Cam Perron was Googling himself (hey, we've all done it) when he came across an Internet article about the death of his friend, John Dawson.
Though Perron is only 19, this happens every so often. He finds out another one of his pen pals or phone buddies is dead and gone, and he is reminded of the shelf life that accompanies his peculiar-yet-impactful passion for tracking down former Negro League players and learning about their history in the game.
"It stinks," Perron said, "because I used to talk to these guys quite often. But I know they're going to pass away, so I know what to expect."
What Perron could not have expected was how many people would take interest in his pursuit.
We told you the story two years ago of how Perron, then a high schooler and now a sophomore at Tulane University, used his free time to track down former Negro League players previously not known to still be alive, even helping several of them attain much-needed Major League pension money.
It's a story that picked up steam last summer, when HBO's "Real Sports" aired a piece on Perron. And in the time since, the young man has received countless messages from relatives of former players either thanking him for his efforts or, in some cases, providing new leads to new discoveries of guys who fell through the research cracks.
"It's crazy," Perron said. "Some of these people that Facebook-message me are asking for help on their school project, telling me I'm an idol and stuff like that. I've got high school and middle school people messaging me. This teacher in the middle of nowhere in Oklahoma had me Skype her class. All these young people are hitting me up, looking to me as an authority figure. I never sought that out."
Thanks to the exposure from the HBO spot, during which Bryant Gumbel accompanied Perron to an annual Negro League reunion in Birmingham, Ala., Perron was asked to do a TED Talk in New Orleans (he opened for Ashton Kutcher), received an unsolicited donation to offset the postage funds associated with his detective work, was contacted by a private investigator who has assisted his research and has even fielded calls from a few Hollywood producers hoping to turn his story into a screenplay.
People gravitate toward Perron because he took up the cause of an oft-overlooked and important chapter in the history of professional baseball and injected it with a needed dose of youthful curiosity, energy and, most important, technological know-how.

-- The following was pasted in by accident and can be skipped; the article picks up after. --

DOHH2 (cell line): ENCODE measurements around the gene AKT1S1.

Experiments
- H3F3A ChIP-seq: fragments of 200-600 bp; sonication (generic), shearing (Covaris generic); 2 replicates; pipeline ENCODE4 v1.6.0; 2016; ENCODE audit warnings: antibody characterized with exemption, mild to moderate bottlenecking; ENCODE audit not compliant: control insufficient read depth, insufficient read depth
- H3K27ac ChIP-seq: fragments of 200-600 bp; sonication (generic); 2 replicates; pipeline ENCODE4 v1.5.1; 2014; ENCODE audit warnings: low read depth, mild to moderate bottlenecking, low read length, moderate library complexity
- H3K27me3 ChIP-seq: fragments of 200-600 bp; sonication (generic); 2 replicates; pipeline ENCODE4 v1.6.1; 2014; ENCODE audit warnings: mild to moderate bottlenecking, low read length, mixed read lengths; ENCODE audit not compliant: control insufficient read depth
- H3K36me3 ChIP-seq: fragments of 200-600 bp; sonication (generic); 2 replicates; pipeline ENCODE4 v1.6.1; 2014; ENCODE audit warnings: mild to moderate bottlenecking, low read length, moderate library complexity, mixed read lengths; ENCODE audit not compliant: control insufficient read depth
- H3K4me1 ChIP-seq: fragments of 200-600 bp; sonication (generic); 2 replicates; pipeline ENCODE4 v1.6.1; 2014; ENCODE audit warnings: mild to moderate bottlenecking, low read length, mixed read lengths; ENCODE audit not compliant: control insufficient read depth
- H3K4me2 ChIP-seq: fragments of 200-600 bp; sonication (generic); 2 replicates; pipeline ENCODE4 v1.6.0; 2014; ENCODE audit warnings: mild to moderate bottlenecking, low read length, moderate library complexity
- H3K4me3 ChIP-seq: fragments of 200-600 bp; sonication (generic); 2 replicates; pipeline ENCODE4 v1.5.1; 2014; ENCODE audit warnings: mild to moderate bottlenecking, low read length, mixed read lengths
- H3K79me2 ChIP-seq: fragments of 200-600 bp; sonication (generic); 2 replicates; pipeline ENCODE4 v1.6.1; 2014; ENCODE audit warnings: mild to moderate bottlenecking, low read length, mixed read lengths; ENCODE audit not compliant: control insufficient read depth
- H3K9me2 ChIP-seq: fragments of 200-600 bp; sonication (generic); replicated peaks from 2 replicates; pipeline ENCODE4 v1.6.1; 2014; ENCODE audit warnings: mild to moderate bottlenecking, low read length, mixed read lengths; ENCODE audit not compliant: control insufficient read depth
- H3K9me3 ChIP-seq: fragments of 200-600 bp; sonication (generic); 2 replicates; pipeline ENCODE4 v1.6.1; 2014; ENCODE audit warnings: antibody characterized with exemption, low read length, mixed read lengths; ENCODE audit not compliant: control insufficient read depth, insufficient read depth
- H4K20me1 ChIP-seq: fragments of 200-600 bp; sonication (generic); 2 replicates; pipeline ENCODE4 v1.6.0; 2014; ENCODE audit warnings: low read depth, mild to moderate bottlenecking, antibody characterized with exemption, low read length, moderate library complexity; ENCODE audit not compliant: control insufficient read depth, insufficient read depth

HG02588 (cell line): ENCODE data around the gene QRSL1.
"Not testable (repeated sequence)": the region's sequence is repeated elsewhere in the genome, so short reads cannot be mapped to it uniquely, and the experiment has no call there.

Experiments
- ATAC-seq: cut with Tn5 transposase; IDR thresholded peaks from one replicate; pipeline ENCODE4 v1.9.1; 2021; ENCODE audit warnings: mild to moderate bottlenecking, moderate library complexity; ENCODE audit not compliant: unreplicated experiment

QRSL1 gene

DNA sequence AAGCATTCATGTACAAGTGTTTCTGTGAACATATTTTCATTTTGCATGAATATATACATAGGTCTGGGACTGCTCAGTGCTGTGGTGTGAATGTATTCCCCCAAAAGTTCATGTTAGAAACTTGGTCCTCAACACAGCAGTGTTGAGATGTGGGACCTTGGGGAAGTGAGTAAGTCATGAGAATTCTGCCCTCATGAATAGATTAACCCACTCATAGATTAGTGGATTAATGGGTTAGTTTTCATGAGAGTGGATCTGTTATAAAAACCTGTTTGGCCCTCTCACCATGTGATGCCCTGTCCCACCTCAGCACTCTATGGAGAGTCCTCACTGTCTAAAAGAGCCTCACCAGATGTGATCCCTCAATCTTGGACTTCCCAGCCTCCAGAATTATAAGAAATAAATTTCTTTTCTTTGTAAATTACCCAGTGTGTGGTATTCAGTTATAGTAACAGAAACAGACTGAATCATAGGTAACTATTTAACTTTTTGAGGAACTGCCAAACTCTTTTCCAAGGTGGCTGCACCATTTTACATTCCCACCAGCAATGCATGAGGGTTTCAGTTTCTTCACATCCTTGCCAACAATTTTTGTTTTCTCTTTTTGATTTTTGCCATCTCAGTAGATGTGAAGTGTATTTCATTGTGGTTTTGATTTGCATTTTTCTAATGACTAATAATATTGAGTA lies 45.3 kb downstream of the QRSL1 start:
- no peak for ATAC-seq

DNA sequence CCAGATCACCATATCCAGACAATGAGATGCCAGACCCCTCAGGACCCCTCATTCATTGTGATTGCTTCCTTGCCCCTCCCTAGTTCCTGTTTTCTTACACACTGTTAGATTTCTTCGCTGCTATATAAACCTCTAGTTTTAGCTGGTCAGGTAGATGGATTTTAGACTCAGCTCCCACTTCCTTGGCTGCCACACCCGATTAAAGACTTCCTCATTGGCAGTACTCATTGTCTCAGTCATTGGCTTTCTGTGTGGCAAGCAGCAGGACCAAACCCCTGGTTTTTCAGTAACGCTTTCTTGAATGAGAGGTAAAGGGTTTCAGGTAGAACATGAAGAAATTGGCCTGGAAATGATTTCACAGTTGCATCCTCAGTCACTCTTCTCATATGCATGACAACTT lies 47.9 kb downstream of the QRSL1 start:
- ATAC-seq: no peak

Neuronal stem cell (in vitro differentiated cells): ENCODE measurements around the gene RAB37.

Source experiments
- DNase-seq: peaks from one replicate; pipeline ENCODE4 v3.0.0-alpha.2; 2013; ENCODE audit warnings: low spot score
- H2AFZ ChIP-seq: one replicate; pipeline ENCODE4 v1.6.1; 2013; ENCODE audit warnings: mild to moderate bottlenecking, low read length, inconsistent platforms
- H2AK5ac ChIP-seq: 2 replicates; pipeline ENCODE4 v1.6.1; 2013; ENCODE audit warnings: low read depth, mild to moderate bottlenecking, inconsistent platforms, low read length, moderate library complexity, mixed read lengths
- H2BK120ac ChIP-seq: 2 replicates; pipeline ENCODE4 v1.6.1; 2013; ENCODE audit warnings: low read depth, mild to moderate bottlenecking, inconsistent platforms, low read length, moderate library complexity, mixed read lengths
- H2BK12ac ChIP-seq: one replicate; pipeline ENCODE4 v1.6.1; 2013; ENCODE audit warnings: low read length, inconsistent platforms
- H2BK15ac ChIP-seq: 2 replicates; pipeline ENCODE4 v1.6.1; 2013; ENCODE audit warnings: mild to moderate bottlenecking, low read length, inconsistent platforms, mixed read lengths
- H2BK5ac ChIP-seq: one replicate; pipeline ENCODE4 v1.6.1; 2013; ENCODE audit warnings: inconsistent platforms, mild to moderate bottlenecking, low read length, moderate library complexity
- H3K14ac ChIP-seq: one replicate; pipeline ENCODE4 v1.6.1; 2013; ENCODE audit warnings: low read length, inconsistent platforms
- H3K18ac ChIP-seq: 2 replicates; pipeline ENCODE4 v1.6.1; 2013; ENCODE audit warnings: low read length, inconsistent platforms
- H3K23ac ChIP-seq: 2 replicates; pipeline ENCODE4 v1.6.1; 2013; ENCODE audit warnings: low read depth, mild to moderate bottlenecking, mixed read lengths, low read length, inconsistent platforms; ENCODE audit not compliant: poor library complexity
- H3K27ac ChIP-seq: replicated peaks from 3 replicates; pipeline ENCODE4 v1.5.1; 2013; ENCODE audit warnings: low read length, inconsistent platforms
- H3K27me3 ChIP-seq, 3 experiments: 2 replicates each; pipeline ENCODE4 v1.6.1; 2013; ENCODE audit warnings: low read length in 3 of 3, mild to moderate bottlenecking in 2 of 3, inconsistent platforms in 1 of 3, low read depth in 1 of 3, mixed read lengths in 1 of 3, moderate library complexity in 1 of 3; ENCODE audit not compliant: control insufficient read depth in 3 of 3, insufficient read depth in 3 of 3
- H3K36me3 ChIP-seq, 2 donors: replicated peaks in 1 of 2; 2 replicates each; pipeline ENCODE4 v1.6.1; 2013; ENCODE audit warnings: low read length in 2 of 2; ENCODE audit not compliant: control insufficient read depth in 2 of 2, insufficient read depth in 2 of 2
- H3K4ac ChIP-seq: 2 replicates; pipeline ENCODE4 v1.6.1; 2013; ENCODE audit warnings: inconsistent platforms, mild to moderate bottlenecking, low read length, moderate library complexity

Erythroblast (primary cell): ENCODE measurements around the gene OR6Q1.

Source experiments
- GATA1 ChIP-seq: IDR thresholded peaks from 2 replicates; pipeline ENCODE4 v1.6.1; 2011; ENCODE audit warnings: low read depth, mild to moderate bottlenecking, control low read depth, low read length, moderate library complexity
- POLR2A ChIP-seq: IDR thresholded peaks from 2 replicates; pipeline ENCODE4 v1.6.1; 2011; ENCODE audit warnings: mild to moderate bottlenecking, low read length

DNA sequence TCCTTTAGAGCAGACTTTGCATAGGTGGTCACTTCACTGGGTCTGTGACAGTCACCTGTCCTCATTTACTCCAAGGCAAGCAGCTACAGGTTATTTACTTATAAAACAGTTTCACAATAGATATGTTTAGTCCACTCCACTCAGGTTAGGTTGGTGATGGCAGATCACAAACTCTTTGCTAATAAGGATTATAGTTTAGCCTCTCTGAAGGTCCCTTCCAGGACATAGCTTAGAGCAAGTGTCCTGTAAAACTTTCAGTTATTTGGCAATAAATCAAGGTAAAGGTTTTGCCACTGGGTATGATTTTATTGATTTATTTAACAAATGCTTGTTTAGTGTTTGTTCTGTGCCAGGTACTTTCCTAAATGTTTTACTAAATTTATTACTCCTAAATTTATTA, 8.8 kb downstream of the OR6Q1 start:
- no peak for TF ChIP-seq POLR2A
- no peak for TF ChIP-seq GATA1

All these years after the walls of segregation finally fell and Major League Baseball became integrated, we still have far too many gaps in our knowledge about the vibrant and talented men who made up Negro League rosters, but Perron, thanks to his research acumen and innate empathy and communication skills, has personally helped fill those gaps. He's assisted the Center for Negro League Baseball Research (CNLBR) in tracking down more than 100 players, and he's helped roughly a dozen players find documentation of their Negro League careers to provide proof of their eligibility (four seasons of service) for a big league pension.
Perhaps most pivotal, Perron has created connections between these players and their pasts that otherwise wouldn't have existed. He's sparked conversations within families that would have otherwise never been initiated. When Dawson, a former catcher for the Birmingham Black Barons and Philadelphia Stars whom Perron first contacted when he was 13, died last month, Perron received a heartfelt note from Dawson's daughter about how her dad had rarely even mentioned his Negro League days until the final months of his life.
Perron had helped light that spark, just as he's done with so many others.
"I went to meet this guy Bill Stewart recently," Perron said. "He's 100 years old. He lives here in New Orleans. They brought, like, four family members to be there with us. They just wanted to talk to me, because they realized how big of an impact just people talking to their dad has.
"When some random kid calls you up and mentions something you haven't talked about, let alone even thought about, in decades, and you get a packet in the mail with, like, 20 newspaper articles that mention you as being this super-good ballplayer, I think it really makes a difference to these people and they tell their families."
But Perron understands the limits of his pursuit. The last competitive, post-integration Negro League games were played in the early 1960s, so the ranks of the living alums are thinning by the year. The men Perron has gotten to know over the phone and in person at the annual Birmingham gathering are not long for this world.
"It's getting way harder to find players," he said. "I can't tell you the amount of times I'll think I just found a guy and then Google his name and find an obituary that was posted a year ago. It's getting tougher and tougher."
Perron is working with Dr. Layton Revel, the executive director of the CNLBR, on a master list of all known living players, a total currently nearing 350. He does this between business classes at Tulane, where, he said, none of his fellow students is aware of his prestige in the baseball research community.
"I got rejected by the business fraternity," he said flatly. "I was kind of mad, but now I just think it's funny. I didn't get into their business thing, but I think I have been relatively successful."
Maybe they'll take notice if the movie comes out.